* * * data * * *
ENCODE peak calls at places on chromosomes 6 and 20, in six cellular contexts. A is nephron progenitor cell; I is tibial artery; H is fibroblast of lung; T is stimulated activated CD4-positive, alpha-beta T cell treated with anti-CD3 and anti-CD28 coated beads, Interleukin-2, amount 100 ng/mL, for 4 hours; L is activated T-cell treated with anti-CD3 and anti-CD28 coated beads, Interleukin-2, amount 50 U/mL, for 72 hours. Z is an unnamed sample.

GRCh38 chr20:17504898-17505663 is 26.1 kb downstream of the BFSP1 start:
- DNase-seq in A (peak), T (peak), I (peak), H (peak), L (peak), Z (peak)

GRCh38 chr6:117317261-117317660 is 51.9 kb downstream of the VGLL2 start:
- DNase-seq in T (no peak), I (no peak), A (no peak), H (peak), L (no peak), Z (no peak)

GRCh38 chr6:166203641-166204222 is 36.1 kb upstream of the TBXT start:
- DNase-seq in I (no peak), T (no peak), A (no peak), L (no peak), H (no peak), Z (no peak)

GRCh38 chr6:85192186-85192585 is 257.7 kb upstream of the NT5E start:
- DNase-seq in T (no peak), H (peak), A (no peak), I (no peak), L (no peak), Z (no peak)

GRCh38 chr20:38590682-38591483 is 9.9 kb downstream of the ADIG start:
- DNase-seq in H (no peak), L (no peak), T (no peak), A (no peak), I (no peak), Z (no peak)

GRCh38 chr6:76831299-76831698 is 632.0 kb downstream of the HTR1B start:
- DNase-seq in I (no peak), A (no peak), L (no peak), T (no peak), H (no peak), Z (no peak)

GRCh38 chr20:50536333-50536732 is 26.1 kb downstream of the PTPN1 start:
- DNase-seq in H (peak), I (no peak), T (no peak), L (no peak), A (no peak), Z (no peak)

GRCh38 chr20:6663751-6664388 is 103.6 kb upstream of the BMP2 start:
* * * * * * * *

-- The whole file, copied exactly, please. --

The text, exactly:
ENCODE peak calls at places on chromosomes 6 and 20, in six cellular contexts. A is nephron progenitor cell; I is tibial artery; H is fibroblast of lung; T is stimulated activated CD4-positive, alpha-beta T cell treated with anti-CD3 and anti-CD28 coated beads, Interleukin-2, amount 100 ng/mL, for 4 hours; L is activated T-cell treated with anti-CD3 and anti-CD28 coated beads, Interleukin-2, amount 50 U/mL, for 72 hours. Z is an unnamed sample.

GRCh38 chr20:17504898-17505663 is 26.1 kb downstream of the BFSP1 start:
- DNase-seq in A (peak), T (peak), I (peak), H (peak), L (peak), Z (peak)

GRCh38 chr6:117317261-117317660 is 51.9 kb downstream of the VGLL2 start:
- DNase-seq in T (no peak), I (no peak), A (no peak), H (peak), L (no peak), Z (no peak)

GRCh38 chr6:166203641-166204222 is 36.1 kb upstream of the TBXT start:
- DNase-seq in I (no peak), T (no peak), A (no peak), L (no peak), H (no peak), Z (no peak)

GRCh38 chr6:85192186-85192585 is 257.7 kb upstream of the NT5E start:
- DNase-seq in T (no peak), H (peak), A (no peak), I (no peak), L (no peak), Z (no peak)

GRCh38 chr20:38590682-38591483 is 9.9 kb downstream of the ADIG start:
- DNase-seq in H (no peak), L (no peak), T (no peak), A (no peak), I (no peak), Z (no peak)

GRCh38 chr6:76831299-76831698 is 632.0 kb downstream of the HTR1B start:
- DNase-seq in I (no peak), A (no peak), L (no peak), T (no peak), H (no peak), Z (no peak)

GRCh38 chr20:50536333-50536732 is 26.1 kb downstream of the PTPN1 start:
- DNase-seq in H (peak), I (no peak), T (no peak), L (no peak), A (no peak), Z (no peak)

GRCh38 chr20:6663751-6664388 is 103.6 kb upstream of the BMP2 start: